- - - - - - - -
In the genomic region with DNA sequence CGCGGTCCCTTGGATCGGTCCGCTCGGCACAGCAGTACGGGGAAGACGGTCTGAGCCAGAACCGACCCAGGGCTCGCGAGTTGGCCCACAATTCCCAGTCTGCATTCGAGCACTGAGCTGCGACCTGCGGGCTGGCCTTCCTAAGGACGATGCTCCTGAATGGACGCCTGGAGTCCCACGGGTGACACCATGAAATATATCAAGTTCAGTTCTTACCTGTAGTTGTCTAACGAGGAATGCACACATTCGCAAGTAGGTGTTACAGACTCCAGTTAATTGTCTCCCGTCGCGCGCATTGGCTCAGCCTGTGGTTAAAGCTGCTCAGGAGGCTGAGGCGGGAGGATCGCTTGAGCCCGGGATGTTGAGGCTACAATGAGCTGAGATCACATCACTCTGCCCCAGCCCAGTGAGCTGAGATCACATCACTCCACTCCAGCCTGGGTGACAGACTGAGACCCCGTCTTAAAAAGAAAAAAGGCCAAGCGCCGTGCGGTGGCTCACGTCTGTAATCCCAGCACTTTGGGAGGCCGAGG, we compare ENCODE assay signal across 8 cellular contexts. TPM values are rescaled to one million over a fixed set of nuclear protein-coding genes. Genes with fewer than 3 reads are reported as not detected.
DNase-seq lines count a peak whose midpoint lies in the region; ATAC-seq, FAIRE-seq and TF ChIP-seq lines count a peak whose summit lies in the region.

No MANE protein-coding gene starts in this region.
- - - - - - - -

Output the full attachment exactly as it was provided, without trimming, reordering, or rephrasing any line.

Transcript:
In the genomic region with DNA sequence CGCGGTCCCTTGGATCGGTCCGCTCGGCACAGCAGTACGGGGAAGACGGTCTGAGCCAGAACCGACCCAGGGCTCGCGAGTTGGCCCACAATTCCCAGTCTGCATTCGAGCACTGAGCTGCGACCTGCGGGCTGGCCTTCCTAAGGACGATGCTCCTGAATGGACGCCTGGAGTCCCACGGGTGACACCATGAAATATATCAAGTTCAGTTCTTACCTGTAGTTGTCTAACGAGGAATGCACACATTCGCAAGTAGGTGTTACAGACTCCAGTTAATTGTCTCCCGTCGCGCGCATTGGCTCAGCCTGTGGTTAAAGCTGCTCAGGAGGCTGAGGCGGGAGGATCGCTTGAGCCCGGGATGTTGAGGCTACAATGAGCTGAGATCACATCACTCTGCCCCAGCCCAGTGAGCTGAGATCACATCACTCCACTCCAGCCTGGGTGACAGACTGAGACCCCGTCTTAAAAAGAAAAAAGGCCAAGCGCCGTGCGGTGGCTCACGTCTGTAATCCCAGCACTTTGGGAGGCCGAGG, we compare ENCODE assay signal across 8 cellular contexts. TPM values are rescaled to one million over a fixed set of nuclear protein-coding genes. Genes with fewer than 3 reads are reported as not detected.
DNase-seq lines count a peak whose midpoint lies in the region; ATAC-seq, FAIRE-seq and TF ChIP-seq lines count a peak whose summit lies in the region.

No MANE protein-coding gene starts in this region.